There were many well-to-do and comparatively rich people here. They have all more or less education and refinement; the houses were well and solidly built, with many appliances of comfort, and even what might in this country be considered luxury. The women we observed were generally comely, and even pretty. They dressed well, and made some pretensions to elegance in their poor way, giving many evidences of refinement and culture. And these gentle, sensitive, modest women were seized and violated by brutes whose hands were still red from the slaughter of Otluk-kui, whose clothes were still reeking with the blood of young girls and children whom they had outraged and slain. The women were stripped naked, and in the presence of each other submitted to every species of degradation and infamy that the foul and debased imagination of a savage could invent. Nay, more. A simple savage, with all the untamed ferocity of a savage state, still keeps within the bounds of Nature. He has not yet learned to overstep the limits which Nature has fixed. These Turks, on the contrary, seem to combine all the degrading vices of an artificial state with the unbridled lust of a barbarous race. And these gentle, virtuous women and girls were left in the hands of these beasts for two days, subjected to revolting, brutal, debasing treatment, that must leave its blot and its stain through life. Many of these women came to Mr. Schuyler to relate their woes. They would generally begin talking very quietly, and you could see that they had schooled themselves to calmness beforehand. They had a great idea of the dignity and importance of a Secretary of Legation, and it was touching to see their efforts to conduct themselves with proper decorum and to maintain a becoming composure. But the merest glance sufficed to show that this calmness was all assumed, that they were trembling with emotion. There was a paleness in the face, a nervous twitching of the features, and a tremor in the voice, threatening at every moment to break into a sob that showed only too well the feelings with which they were struggling. Then, as the story went on, they would suddenly stop, break down in the middle of it, bury their faces in their hands, and with a storm of sobs and tears that were strangely contagious avow that they could go no further.
God knows, they had generally gone far enough before this breakdown would come. They had bravely confessed dishonour with only a tremor of the voice, but there was worse yet. A woman, it seems, can suffer more than mere dishonour at the hands of a Turk. She can be stained, defiled, degraded, until she looks upon herself with horror and loathing. And many of these women were not weeping for themselves alone, but for their daughters as well—young, innocent, tender girls of twelve and fifteen; nay, even children, often maltreated in the same brutal manner. It may be asked why these women should thus come forward and avow their shame and their dishonour ? Who can tell ? A burden of injustice too great for endurance; wrongs too foul, too dreadful to be borne in silence ; the poor wounded spirit impelled by some invisible power to shriek them out, that Heaven may hear if it cannot see, and the feeble, the forlorn hope, perhaps, that some time they may yet be avenged, and justice yet be done. It would be useless for me to go on repeating the stories that were told us. I do not wish to be accused of dwelling needlessly upon these revolting details. Some of these stories are enough to drive one mad. You cannot listen to them without a feeling of almost ungovernable rage, all the more intense because it is utterly impotent and powerless, for you can do nothing. There is no justice for these people ; there is no redress for the wrongs of these young girls. They must carry this stain and this dishonour through life; they must carry these wrongs to the grave. There is no punishment for the perpetrators of these crimes, absolutely none. As far as all human probabilities go, these men will die in their beds in the odour of sanctity, calling upon the God of Islam, and not even conscious of their crimes. Besides those who came singly to tell their woes, a delegation of ladies called upon Mr. Schuyler, but they had comparatively little to say. They seemingly could not bring themselves to speak in each other's presence of what they had suffered, and it was not until they went away that we perceived the real object of their visit. For, upon going, they handed Mr. Schuyler a letter signed by them all, in which they gave a short but comprehensive account of what had happened. If Mr. Schuyler is at liberty to give this curious document to the world, he will probably do so in his report, but I am under the impression that they requested him not to publish it.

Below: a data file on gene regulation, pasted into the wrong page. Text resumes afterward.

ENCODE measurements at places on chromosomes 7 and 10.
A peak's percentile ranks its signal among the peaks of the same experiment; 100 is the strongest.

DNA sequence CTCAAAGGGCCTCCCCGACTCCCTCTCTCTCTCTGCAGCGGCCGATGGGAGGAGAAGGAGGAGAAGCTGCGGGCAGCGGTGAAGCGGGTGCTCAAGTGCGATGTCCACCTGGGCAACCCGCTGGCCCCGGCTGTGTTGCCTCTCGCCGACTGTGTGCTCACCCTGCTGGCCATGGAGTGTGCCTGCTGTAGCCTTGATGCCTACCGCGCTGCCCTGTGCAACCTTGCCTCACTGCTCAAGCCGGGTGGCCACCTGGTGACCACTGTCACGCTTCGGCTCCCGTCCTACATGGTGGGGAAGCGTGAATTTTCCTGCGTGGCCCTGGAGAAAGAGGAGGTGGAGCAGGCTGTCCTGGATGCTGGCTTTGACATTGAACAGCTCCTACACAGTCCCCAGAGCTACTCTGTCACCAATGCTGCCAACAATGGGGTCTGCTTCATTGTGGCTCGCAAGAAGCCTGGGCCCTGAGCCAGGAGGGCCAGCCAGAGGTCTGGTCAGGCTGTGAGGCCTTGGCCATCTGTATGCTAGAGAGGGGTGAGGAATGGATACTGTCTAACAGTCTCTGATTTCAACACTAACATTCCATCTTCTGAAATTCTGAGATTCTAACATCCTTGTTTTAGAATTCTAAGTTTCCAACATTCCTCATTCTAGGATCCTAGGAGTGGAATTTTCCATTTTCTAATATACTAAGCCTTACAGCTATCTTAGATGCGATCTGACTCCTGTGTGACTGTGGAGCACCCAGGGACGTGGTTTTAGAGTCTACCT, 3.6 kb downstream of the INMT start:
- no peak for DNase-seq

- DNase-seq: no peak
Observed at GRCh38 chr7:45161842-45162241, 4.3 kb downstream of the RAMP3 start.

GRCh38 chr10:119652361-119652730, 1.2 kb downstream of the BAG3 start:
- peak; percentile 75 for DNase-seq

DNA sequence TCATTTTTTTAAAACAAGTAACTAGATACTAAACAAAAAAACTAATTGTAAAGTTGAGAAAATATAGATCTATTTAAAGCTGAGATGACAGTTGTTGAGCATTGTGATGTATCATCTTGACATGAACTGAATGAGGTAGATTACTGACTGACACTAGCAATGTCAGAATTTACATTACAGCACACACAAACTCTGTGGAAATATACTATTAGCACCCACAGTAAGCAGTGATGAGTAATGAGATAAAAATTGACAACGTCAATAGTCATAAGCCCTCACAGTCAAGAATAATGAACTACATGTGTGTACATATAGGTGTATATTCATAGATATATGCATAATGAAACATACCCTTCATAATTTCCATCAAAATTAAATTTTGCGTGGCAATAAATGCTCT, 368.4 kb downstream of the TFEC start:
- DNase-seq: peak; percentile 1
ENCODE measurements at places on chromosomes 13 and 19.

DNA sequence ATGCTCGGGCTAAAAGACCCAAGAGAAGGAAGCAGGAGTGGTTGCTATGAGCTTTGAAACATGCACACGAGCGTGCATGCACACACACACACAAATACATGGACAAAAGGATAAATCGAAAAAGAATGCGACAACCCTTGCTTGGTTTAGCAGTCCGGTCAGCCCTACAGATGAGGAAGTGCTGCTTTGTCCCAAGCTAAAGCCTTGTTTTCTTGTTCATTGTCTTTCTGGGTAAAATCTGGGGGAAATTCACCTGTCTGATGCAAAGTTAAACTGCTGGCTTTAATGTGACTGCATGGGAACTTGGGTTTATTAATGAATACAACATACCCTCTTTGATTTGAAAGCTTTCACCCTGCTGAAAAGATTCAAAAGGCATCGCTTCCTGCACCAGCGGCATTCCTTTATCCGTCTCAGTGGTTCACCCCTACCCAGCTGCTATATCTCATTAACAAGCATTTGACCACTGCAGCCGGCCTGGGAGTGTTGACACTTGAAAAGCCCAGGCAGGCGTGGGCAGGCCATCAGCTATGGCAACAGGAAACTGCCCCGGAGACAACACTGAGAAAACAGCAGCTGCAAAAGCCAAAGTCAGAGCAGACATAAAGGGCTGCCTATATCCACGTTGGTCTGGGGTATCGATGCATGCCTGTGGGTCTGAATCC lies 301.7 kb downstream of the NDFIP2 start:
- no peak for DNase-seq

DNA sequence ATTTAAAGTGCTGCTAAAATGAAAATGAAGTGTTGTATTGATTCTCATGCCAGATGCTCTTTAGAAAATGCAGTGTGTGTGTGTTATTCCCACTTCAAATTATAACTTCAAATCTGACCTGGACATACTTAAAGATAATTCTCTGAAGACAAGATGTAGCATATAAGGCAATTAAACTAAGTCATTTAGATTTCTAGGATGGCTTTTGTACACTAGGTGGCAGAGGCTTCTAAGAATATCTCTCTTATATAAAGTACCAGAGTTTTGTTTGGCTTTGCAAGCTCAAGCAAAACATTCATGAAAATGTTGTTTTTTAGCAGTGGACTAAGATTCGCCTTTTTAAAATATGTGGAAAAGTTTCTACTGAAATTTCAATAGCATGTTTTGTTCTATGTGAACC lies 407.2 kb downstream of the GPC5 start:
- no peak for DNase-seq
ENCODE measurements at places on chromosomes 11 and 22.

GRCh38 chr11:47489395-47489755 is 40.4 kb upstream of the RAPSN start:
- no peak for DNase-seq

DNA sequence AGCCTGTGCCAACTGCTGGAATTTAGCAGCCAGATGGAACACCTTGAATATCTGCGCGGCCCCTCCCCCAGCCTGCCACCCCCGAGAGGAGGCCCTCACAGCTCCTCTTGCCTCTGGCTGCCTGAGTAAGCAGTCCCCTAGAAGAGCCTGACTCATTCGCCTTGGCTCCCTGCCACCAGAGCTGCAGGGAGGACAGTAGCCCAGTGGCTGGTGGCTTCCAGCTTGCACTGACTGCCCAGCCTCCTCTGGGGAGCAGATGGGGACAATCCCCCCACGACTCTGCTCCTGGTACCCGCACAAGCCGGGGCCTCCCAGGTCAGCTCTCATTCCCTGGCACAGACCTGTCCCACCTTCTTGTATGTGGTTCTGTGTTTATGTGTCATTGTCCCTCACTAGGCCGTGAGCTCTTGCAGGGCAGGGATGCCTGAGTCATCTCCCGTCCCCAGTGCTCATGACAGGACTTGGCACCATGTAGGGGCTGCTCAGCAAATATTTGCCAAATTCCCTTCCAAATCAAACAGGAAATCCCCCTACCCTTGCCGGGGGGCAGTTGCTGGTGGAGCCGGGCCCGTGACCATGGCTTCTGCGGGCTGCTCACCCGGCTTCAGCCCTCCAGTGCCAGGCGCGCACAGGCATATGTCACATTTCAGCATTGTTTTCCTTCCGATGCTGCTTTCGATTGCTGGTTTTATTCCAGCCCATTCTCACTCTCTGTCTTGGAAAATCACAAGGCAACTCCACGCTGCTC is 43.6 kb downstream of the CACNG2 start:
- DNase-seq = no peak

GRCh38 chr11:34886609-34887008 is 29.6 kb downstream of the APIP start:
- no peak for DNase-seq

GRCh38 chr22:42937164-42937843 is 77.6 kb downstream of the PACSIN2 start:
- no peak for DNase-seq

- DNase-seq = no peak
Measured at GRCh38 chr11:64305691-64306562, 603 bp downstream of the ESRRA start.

While these things were occurring, Hafiz Pacha was secretly negotiating with the men whom he retained prisoners in the camp the terms of the ransom of the village. They were agreed upon, the money, after much difficulty, was finally raised, and the men were set at liberty and allowed to return to their ravaged homes. Mr. Schuyler has, I believe, obtained all the facts of this transaction, though with much difficulty. The people are yet fearful of the vengeance of Hafiz, and should he ever discover the persons who told about him he would probably soon find means to pay them out; for this money was not levied upon behalf of the Government, but for Hafiz Pacha's own private exchequer, and the Government, needing money as badly as it does, may even yet ask him to pay it into the treasury. The number of people killed here was, I believe, between 200 and 300, among whom there were comparatively very few women and children. They were principally those who attempted to fly from the village, and were overtaken by the Bashi-Bazouks and killed in the country.